One Answer

  1. It depends on what is considered “animal”, what is taken for “domestication”, and what does “we don't know much”mean. According to the primitive classification-animals, this is everything that is not plants (here and fungi belong in this case). Therefore, then the silkworm is also a pet. As for domestication, there is also a question – these are the animals that we have tamed, or simply use in everyday life and households. activities. A domestic cat and a forest cat are, in fact, completely different animals, but a silkworm on your plantation or a tarantula in a terrarium, they are the same as in the wild. Although here, too, the question is-and GMO silkworm-breeding can be considered the result of domestication or not?

    Well, and most importantly-who is “we”, and how much do you need to know to be “enough”? Scientists, ordinary people, or those who keep pets?

    I will specify the following animals:�

    Zebu (ancestor-wild Indian bull). Purpose: meat, milk, leather, hides, works, plowing, pergamine, blood, transport, soil fertilization, show business .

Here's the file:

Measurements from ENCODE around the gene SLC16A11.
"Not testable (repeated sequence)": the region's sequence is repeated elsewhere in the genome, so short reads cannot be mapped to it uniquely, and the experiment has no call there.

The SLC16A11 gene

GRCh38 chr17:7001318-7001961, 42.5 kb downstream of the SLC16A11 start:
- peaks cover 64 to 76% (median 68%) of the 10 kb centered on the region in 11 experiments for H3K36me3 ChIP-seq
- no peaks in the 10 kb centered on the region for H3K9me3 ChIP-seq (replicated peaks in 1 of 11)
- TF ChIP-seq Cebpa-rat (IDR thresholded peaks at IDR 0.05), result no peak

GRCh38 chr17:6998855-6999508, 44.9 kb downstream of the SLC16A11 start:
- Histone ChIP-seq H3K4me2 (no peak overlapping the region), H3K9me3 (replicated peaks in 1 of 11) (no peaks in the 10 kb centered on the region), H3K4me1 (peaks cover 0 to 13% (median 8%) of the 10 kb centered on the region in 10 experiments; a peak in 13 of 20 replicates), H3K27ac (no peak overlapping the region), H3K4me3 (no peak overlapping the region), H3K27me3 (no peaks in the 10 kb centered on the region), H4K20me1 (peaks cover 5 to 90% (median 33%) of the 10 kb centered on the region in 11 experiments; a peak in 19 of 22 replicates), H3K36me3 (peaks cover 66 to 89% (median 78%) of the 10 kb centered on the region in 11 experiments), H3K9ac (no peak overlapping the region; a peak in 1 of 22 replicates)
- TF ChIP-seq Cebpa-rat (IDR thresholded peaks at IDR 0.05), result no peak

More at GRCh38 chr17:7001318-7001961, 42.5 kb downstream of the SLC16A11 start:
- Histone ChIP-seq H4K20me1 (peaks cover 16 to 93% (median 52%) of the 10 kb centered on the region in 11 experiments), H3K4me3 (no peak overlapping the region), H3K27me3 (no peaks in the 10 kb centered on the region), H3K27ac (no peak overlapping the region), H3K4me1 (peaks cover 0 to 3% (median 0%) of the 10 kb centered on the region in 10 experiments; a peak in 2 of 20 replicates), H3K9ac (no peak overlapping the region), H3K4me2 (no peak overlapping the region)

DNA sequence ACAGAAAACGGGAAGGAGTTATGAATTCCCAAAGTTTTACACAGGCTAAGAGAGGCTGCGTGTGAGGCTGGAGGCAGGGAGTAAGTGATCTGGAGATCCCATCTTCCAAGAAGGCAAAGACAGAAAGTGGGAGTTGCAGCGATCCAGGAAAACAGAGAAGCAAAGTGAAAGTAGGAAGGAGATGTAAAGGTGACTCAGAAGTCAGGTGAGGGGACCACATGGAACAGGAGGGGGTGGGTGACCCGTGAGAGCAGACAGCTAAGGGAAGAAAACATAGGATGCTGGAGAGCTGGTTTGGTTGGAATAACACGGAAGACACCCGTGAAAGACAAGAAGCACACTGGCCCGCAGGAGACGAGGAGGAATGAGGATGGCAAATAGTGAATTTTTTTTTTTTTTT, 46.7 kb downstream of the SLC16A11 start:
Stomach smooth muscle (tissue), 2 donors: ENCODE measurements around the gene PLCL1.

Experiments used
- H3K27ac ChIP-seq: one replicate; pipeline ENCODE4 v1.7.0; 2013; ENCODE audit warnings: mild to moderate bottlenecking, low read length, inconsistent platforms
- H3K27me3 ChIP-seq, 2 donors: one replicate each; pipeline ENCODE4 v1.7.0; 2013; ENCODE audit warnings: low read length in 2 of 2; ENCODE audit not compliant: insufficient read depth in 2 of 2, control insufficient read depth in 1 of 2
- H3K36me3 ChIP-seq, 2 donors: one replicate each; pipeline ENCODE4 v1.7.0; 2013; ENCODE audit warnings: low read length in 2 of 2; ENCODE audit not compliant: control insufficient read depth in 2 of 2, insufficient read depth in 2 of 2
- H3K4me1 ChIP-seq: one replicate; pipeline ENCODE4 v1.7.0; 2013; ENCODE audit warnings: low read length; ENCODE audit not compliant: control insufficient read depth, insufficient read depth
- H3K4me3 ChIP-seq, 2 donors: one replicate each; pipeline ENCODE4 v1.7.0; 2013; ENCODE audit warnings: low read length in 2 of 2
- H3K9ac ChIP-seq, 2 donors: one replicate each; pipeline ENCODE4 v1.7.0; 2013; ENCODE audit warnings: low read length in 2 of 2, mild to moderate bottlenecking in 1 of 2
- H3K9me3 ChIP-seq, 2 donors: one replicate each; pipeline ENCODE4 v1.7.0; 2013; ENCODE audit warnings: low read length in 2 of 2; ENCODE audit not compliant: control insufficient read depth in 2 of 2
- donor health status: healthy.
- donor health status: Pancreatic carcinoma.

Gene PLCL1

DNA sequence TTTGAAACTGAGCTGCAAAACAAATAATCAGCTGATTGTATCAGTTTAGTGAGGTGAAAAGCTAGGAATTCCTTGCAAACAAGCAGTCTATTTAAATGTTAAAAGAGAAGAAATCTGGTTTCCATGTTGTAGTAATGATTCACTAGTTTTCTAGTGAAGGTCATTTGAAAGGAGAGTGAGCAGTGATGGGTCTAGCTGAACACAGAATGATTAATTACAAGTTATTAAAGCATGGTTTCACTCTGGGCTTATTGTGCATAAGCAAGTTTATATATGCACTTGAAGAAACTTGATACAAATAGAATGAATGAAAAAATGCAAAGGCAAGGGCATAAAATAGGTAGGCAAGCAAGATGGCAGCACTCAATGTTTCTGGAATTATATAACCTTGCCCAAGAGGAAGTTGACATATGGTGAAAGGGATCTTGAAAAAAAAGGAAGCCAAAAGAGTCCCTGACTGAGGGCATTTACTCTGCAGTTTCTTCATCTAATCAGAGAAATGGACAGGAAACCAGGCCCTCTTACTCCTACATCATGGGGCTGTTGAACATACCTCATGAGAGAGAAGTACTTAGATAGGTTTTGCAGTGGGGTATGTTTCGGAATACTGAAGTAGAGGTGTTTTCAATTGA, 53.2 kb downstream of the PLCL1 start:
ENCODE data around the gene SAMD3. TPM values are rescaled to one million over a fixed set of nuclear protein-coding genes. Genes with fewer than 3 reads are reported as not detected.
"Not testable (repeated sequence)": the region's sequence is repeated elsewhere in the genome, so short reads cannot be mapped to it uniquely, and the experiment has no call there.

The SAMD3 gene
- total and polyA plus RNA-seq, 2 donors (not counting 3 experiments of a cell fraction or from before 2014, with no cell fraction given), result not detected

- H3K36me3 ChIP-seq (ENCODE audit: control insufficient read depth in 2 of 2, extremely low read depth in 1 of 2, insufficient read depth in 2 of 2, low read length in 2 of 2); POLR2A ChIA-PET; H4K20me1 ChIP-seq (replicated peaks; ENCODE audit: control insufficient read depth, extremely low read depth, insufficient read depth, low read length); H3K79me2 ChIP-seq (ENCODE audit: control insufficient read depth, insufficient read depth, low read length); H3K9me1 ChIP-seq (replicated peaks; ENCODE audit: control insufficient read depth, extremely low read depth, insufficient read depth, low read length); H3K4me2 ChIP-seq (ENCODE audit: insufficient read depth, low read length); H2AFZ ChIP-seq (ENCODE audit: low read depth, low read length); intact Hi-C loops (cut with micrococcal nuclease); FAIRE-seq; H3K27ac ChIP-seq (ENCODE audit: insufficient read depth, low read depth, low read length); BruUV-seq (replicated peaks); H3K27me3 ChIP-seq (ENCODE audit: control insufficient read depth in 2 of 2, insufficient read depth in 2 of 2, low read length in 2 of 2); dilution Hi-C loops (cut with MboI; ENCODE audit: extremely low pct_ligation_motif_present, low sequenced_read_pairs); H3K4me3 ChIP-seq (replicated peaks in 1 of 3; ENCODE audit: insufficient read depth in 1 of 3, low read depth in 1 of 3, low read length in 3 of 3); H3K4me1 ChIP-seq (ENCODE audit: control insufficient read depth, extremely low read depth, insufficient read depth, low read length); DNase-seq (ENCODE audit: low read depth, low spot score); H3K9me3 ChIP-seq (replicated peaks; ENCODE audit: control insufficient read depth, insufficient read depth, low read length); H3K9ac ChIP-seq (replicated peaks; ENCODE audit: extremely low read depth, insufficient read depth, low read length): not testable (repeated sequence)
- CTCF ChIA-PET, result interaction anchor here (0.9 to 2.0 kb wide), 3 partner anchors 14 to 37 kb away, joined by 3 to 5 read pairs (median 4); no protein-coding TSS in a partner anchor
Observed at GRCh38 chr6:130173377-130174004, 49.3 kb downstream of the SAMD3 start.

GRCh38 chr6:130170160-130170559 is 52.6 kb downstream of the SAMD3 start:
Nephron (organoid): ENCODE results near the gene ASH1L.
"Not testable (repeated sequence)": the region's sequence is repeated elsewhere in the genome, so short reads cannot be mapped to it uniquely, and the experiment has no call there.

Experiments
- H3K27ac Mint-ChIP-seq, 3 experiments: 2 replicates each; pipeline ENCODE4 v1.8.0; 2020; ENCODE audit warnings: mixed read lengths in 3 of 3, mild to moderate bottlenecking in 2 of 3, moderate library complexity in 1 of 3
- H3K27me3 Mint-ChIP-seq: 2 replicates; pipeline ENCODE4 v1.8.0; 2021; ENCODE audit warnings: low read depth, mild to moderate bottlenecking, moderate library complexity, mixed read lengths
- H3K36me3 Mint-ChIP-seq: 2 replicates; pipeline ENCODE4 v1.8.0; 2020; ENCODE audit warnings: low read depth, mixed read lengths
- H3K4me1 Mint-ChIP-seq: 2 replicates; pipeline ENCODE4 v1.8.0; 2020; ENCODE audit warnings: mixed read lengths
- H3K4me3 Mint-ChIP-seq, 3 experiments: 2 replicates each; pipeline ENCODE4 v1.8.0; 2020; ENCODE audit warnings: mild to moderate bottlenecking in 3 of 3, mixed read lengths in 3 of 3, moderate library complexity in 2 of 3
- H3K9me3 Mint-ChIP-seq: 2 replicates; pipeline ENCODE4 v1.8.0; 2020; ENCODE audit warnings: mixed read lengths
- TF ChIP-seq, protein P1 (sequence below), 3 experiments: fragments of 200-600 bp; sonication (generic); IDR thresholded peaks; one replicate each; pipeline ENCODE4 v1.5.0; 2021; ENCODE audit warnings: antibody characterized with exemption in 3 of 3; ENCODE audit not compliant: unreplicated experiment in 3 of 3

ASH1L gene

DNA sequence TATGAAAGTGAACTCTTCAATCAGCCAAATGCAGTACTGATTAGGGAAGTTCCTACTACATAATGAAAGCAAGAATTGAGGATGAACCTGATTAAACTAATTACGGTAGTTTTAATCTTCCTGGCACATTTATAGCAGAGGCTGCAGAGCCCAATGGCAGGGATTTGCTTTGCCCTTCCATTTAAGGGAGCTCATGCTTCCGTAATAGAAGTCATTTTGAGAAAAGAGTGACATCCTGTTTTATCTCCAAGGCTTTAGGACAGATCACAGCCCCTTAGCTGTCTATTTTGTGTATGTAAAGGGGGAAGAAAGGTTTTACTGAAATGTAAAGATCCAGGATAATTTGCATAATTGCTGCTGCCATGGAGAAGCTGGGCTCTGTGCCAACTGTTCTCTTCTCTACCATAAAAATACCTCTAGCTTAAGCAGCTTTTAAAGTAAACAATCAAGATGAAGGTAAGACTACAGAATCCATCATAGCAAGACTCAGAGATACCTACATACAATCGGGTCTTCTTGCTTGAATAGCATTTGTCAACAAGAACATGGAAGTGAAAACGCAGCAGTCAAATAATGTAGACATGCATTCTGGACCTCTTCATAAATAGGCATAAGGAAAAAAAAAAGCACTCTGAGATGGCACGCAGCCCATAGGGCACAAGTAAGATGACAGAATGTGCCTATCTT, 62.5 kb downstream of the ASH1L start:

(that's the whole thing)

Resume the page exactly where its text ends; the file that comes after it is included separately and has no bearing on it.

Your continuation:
Alpaca (ancestor-vicuna from the Camelid family). Purpose: fiber, meat, �pets, show business.

    Domestic guinea fowl (ancestor-common guinea fowl, Africa). Purpose: meat, eggs, pest control, alarm system (screams like a cut, if anything), pets, show business.

    Domestic fox (ancestor-black-brown fox, USSR). Purpose: the same functions as dogs, but the behavior is closer to that of a cat. As a result of domestication, the appearance changed – a twisted tail, hanging ears, white spots on the coat.

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